If that shock 1910 victory caused only minor reverberations at the time, it was also quite a thing. The Yorkshire side included the great Kirkheaton triumvirate of George Hirst, Schofield Haigh and Wilfred Rhodes. But they were captained by that year by Everard Ratcliffe during prolonged absences of Lord Hawke, the great Yorkshire autocrat, had one of their worst seasons in that era and succumbed to Thomas Jayes' seven-for in the second innings; Jayes was to die of TB three years later.
Not for the first time, Dom Bess underwent a marathon Yorkshire spell without quite gaining reward: his fortune will surely change. It is hard to envisage another Yorkshire spin bowler taking five wickets at Headingley as early as April 9. Bess finished with 5 for 158 off 32 overs, a marathon spell from the 13th over interrupted only for a brief rest and a change of ends, and clingfilmed a vulnerable Yorkshire seam attack on a monotonously dead surface.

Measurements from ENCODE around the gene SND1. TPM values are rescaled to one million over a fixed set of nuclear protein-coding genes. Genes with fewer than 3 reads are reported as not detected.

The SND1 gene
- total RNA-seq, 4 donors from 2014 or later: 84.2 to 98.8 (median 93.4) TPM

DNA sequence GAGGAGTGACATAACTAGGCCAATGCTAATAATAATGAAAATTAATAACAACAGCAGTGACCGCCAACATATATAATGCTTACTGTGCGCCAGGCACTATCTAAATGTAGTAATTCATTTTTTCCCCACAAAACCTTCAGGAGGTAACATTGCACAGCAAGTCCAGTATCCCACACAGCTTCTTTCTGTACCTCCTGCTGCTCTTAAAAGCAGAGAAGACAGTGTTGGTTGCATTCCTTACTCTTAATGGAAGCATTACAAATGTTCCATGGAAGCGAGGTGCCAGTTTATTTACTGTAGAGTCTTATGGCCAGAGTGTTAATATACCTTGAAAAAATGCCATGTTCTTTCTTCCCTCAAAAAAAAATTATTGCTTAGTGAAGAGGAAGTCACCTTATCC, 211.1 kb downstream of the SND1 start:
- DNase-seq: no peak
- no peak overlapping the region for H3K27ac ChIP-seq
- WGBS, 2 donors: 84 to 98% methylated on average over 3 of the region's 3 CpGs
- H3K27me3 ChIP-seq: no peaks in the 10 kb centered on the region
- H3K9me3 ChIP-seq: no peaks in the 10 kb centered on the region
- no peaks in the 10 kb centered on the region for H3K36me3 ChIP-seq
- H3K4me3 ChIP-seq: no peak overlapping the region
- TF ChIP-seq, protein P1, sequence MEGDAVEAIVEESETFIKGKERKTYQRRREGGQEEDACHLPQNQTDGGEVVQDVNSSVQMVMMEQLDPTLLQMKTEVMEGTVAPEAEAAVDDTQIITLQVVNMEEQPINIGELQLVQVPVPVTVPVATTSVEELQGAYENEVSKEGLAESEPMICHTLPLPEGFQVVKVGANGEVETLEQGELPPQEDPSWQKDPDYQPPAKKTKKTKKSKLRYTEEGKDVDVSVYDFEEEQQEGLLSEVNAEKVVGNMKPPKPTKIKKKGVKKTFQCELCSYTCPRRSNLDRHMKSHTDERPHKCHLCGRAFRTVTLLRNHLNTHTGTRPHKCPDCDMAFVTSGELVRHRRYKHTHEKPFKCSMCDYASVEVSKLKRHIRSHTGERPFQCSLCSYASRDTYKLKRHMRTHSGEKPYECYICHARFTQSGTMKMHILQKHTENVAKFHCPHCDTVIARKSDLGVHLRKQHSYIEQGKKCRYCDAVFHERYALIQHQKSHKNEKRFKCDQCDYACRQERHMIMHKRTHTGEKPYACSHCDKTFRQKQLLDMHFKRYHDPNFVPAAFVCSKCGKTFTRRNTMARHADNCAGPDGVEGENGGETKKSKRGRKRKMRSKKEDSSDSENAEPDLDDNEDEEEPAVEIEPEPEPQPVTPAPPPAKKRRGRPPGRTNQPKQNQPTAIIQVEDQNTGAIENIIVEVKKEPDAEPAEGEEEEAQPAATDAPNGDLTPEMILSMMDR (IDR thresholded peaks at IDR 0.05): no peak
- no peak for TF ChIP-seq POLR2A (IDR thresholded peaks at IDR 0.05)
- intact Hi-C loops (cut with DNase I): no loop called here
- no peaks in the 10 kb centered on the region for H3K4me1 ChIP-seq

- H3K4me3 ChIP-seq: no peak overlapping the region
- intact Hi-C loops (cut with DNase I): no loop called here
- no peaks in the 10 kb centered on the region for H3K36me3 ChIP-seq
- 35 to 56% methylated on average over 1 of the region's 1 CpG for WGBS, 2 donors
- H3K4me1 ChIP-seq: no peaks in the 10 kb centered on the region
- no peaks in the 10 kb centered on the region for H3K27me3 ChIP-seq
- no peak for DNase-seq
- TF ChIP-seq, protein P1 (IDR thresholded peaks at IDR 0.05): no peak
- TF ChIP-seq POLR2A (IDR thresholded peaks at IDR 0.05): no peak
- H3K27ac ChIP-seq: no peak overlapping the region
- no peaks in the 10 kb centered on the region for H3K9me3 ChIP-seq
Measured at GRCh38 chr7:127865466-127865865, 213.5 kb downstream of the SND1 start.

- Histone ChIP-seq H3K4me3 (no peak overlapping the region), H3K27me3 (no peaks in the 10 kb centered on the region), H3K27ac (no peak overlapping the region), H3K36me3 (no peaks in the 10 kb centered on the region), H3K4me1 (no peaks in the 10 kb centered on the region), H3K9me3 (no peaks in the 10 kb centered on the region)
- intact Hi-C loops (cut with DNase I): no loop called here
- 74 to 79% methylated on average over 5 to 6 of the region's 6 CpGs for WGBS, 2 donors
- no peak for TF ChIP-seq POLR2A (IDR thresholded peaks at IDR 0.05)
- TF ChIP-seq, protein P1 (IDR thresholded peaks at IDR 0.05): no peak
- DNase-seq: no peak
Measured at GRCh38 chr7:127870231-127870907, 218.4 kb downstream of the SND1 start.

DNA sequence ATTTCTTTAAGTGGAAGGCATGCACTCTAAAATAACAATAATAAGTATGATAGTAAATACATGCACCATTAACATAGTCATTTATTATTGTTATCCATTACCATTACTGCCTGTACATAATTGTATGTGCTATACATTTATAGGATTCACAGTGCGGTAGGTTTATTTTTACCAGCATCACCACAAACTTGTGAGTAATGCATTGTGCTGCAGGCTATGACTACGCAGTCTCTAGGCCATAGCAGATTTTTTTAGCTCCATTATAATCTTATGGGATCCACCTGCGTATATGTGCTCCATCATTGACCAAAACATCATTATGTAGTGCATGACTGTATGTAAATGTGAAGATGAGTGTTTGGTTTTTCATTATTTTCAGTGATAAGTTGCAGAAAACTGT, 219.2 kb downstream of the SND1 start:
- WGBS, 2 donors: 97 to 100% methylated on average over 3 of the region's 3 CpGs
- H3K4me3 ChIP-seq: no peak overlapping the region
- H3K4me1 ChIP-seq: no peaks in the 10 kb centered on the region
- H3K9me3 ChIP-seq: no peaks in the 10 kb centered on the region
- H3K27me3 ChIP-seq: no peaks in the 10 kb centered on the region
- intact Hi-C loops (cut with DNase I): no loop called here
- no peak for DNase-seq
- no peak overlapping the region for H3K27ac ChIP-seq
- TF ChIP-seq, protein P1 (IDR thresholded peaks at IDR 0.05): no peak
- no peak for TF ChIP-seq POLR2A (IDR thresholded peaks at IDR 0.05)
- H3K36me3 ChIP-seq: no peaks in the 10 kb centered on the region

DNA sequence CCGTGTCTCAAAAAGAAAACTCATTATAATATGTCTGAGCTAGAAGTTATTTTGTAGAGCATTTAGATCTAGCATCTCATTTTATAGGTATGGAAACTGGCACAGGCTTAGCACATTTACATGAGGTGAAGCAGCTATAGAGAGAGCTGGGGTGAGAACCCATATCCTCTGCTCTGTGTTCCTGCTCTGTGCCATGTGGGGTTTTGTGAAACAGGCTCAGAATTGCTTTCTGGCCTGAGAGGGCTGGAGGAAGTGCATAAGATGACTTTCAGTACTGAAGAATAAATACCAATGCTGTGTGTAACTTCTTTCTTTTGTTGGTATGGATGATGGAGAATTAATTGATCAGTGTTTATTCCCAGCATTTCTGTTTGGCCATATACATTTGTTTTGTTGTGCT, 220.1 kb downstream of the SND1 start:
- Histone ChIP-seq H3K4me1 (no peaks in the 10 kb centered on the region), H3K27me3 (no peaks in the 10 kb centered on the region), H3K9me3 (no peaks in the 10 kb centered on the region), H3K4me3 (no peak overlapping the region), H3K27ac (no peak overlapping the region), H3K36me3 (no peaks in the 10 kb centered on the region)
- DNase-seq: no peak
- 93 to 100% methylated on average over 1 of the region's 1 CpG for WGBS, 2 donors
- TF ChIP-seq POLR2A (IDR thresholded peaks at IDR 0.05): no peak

A second new ball that might have provided a route to Yorkshire's victory became instead their downfall as Yorkshire removed Bess from the attack after long discussions with 37 needed from five overs. It was understandable, but Ben Coad's second over back (the requirement now 25 from three) cost 16, beginning with Handscomb's immediate switch of gear as he crept down the pitch and yanked a back-of-the-length ball into the Western Terrace for six. Wright followed up with two slaps down the ground and the game was as good as Leicestershire's.
So much for pre-match theories. If Yorkshire wanted perfect opponents to rebuild their morale after a year that had brought relegation on the field and widespread condemnation off it then surely Leicestershire were that team. Leicestershire, so often county cricket's whipping boys, bottom of the pile last season without a single victory to their name.
Such thoughts did not extend to the dressing room - a delayed declaration on the final day was proof of that. Yorkshire's lead was 322 at the start of play with six wickets intact. There had been grumbles from some spectators that Yorkshire had not declared late on the the previous evening, but the pitch was flat and what logic there was in such a view presumably arose from an early-season attack of Yorkshire hubris which like the common cold is not easily shaken off.